A display observed by William Edward Parry on April 8, 1820 while icebound
off Melville Island in the Canadian Arctic.
Parry's two small wooden ships comprising
a British expedition to find the North West Passage had been trapped in the ice
since the previous September. They had endured a harsh winter and April
continued frigid. They were not to escape for a further three months,
narrowly avoiding being frozen in for a second winter.
It says much for Parry's
fortitude and skills that he was able in these conditions to observe very accurately
the halo display.
He drew a 22° halo touching the horizon
and an outer 46° halo. A parhelic
circle passed through the sun and extended around the sky. An upper
tangent arc was clearly marked. The tip of the lower
tangent arc was the bright area on the horizon directly below the sun.
halo was topped by a circumzenithal arc.
The previously unrecorded arc directly above the upper tangent arc is now called
a Parry Arc and the crystal orientation producing
it and other rare arcs is the "Parry orientation".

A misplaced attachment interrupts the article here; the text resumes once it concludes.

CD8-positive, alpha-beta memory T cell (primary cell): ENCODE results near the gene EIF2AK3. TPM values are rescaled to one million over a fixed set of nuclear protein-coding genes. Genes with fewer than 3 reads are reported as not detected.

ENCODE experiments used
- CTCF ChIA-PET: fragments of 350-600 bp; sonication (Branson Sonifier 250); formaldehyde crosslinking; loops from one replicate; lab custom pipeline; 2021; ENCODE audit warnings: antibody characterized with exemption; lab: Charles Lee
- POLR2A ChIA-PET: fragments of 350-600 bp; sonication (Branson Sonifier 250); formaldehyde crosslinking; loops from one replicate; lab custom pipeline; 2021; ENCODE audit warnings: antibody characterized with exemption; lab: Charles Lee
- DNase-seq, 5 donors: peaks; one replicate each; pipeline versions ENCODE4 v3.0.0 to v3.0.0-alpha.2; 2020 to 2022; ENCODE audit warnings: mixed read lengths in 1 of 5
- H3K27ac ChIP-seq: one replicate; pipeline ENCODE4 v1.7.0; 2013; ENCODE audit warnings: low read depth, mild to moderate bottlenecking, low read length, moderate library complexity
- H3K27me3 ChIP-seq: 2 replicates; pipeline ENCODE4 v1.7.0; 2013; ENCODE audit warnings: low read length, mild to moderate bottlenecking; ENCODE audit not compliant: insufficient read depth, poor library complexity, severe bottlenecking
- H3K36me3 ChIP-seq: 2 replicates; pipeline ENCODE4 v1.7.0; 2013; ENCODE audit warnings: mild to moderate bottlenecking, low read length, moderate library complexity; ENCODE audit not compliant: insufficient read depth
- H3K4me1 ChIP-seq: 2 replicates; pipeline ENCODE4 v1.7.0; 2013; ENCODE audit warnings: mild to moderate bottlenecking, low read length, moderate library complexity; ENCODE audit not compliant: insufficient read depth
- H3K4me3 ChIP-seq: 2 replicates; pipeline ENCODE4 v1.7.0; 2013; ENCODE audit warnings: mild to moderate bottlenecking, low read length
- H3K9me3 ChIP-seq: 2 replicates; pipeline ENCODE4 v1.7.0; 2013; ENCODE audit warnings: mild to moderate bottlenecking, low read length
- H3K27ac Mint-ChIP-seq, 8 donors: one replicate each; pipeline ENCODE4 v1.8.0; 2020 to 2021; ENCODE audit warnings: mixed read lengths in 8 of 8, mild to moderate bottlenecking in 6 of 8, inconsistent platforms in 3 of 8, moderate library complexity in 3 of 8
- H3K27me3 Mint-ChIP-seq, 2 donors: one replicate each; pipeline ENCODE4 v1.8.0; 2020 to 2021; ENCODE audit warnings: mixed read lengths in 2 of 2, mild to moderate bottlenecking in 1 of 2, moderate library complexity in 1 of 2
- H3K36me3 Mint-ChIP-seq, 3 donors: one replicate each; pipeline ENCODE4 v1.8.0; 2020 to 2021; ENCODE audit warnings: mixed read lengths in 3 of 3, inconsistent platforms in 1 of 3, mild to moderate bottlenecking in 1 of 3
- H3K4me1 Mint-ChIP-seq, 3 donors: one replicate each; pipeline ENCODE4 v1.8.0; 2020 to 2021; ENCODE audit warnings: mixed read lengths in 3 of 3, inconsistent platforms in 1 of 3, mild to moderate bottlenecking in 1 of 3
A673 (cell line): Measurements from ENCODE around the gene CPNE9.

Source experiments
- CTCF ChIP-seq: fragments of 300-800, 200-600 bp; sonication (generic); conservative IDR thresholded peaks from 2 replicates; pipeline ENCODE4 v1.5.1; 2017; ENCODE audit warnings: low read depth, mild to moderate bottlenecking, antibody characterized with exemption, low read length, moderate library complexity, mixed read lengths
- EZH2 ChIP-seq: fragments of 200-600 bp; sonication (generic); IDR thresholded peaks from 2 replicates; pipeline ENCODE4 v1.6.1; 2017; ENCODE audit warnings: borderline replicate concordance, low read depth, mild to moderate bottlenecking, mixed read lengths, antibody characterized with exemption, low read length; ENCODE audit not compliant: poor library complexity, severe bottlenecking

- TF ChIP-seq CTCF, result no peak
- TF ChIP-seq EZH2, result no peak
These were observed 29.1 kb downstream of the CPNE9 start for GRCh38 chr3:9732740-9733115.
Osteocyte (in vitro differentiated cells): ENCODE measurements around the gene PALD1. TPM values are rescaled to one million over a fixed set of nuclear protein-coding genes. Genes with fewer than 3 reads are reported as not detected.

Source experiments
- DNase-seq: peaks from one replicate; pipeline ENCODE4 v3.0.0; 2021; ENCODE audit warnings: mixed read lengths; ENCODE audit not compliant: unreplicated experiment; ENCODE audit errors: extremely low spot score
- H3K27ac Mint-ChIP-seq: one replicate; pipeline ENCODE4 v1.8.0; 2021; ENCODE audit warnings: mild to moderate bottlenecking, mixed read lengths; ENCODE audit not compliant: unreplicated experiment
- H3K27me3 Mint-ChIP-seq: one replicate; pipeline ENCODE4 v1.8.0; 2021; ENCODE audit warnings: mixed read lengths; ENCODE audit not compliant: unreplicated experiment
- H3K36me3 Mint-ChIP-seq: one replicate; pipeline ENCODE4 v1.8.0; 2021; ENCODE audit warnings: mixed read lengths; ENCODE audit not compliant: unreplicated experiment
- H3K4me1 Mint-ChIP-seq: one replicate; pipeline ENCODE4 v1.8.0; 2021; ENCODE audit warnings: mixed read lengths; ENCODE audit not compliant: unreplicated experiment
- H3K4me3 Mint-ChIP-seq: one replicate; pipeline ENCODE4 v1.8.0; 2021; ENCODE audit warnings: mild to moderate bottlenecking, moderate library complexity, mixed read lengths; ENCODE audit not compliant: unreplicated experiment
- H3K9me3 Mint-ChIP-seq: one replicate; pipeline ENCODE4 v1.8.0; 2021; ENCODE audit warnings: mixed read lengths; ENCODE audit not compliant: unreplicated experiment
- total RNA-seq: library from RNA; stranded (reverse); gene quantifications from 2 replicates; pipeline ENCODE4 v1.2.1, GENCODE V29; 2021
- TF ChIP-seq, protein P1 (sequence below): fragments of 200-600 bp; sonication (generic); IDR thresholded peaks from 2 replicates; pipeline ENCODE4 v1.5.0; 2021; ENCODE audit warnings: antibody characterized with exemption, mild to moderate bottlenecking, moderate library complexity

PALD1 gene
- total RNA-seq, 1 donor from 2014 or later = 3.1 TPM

Parry drew two other arcs extending outwards at the horizon from the 46° halo
and these were earlier attributed to infralateral arcs incorrectly drawn by Parry.
However, Michael Schroeder points out that the HaloSim simulation shows strong
arcs extending from the horizon just as Parry drew them. These are subhelic
arcs produced by rays entering the end faces of singly oriented column
crystals, being internally reflected twice and then leaving through the opposite
Parry drew the parhelic circle parallel to the horizon as indeed it is, the 'camera'
projection of the simulation renders it curved. The display was simulated by
poorly (randomly) oriented, plate and singly oriented column crystals. Only a
few percent of Parry oriented crystals were necessary to produce the arc that
bears his name.